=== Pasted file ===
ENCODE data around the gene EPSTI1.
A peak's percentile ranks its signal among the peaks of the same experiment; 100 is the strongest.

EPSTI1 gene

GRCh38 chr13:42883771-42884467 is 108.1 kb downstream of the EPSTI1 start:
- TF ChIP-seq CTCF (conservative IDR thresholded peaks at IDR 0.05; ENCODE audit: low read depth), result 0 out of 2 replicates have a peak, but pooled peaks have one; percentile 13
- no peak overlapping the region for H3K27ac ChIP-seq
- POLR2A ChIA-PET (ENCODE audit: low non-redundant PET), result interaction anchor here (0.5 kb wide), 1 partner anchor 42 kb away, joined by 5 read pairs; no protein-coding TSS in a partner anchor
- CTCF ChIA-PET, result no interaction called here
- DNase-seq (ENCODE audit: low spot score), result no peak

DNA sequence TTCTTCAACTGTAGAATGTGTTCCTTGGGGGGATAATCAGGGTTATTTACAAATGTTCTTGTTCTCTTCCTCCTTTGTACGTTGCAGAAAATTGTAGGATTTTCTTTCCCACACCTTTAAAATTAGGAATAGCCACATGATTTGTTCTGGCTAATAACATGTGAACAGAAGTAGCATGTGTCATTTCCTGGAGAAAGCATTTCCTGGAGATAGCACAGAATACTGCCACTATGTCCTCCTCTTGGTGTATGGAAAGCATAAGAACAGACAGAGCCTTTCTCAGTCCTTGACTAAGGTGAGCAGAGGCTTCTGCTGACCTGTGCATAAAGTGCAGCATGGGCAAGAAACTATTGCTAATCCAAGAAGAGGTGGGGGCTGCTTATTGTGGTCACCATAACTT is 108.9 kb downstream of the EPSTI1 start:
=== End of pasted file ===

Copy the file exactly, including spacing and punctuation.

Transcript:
ENCODE data around the gene EPSTI1.
A peak's percentile ranks its signal among the peaks of the same experiment; 100 is the strongest.

EPSTI1 gene

GRCh38 chr13:42883771-42884467 is 108.1 kb downstream of the EPSTI1 start:
- TF ChIP-seq CTCF (conservative IDR thresholded peaks at IDR 0.05; ENCODE audit: low read depth), result 0 out of 2 replicates have a peak, but pooled peaks have one; percentile 13
- no peak overlapping the region for H3K27ac ChIP-seq
- POLR2A ChIA-PET (ENCODE audit: low non-redundant PET), result interaction anchor here (0.5 kb wide), 1 partner anchor 42 kb away, joined by 5 read pairs; no protein-coding TSS in a partner anchor
- CTCF ChIA-PET, result no interaction called here
- DNase-seq (ENCODE audit: low spot score), result no peak

DNA sequence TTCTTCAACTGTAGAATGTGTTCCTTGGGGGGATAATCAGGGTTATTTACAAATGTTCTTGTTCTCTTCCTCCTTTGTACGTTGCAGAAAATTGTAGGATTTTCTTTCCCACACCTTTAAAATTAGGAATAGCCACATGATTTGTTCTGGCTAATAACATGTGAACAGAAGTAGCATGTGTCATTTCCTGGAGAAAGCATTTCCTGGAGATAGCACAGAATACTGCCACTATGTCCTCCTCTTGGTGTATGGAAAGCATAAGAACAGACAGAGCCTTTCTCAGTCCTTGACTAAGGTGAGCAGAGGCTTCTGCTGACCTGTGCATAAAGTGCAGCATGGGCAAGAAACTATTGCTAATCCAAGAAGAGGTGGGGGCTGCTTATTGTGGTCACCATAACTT is 108.9 kb downstream of the EPSTI1 start: